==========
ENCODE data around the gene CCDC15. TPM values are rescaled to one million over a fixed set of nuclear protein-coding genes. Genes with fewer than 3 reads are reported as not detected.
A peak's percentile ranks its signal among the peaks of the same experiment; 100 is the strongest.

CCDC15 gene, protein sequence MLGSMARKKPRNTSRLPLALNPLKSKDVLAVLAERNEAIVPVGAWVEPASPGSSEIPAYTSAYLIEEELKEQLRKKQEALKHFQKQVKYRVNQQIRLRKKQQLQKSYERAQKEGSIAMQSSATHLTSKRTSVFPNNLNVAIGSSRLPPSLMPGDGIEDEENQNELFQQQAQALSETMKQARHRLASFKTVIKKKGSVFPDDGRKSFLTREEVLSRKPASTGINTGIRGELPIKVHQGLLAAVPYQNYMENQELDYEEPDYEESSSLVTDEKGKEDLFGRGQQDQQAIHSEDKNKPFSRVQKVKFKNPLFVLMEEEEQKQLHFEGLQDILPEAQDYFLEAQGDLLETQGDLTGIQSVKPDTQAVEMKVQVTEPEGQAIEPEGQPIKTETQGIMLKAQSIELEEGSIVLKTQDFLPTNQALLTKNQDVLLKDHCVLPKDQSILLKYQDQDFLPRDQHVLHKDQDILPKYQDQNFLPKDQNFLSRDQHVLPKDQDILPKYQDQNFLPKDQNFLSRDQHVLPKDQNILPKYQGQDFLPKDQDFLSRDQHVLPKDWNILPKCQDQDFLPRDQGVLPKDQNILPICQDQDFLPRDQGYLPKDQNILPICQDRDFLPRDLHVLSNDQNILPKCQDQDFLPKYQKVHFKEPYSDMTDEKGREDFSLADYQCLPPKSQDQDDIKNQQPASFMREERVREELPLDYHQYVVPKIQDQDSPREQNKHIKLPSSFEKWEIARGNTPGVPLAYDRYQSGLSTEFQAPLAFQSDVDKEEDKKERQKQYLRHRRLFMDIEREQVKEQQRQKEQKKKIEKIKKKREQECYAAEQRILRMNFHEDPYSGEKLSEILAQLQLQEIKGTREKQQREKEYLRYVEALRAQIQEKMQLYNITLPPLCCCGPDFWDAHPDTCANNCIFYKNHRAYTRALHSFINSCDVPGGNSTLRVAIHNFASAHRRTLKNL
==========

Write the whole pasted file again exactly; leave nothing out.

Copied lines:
ENCODE data around the gene CCDC15. TPM values are rescaled to one million over a fixed set of nuclear protein-coding genes. Genes with fewer than 3 reads are reported as not detected.
A peak's percentile ranks its signal among the peaks of the same experiment; 100 is the strongest.

CCDC15 gene, protein sequence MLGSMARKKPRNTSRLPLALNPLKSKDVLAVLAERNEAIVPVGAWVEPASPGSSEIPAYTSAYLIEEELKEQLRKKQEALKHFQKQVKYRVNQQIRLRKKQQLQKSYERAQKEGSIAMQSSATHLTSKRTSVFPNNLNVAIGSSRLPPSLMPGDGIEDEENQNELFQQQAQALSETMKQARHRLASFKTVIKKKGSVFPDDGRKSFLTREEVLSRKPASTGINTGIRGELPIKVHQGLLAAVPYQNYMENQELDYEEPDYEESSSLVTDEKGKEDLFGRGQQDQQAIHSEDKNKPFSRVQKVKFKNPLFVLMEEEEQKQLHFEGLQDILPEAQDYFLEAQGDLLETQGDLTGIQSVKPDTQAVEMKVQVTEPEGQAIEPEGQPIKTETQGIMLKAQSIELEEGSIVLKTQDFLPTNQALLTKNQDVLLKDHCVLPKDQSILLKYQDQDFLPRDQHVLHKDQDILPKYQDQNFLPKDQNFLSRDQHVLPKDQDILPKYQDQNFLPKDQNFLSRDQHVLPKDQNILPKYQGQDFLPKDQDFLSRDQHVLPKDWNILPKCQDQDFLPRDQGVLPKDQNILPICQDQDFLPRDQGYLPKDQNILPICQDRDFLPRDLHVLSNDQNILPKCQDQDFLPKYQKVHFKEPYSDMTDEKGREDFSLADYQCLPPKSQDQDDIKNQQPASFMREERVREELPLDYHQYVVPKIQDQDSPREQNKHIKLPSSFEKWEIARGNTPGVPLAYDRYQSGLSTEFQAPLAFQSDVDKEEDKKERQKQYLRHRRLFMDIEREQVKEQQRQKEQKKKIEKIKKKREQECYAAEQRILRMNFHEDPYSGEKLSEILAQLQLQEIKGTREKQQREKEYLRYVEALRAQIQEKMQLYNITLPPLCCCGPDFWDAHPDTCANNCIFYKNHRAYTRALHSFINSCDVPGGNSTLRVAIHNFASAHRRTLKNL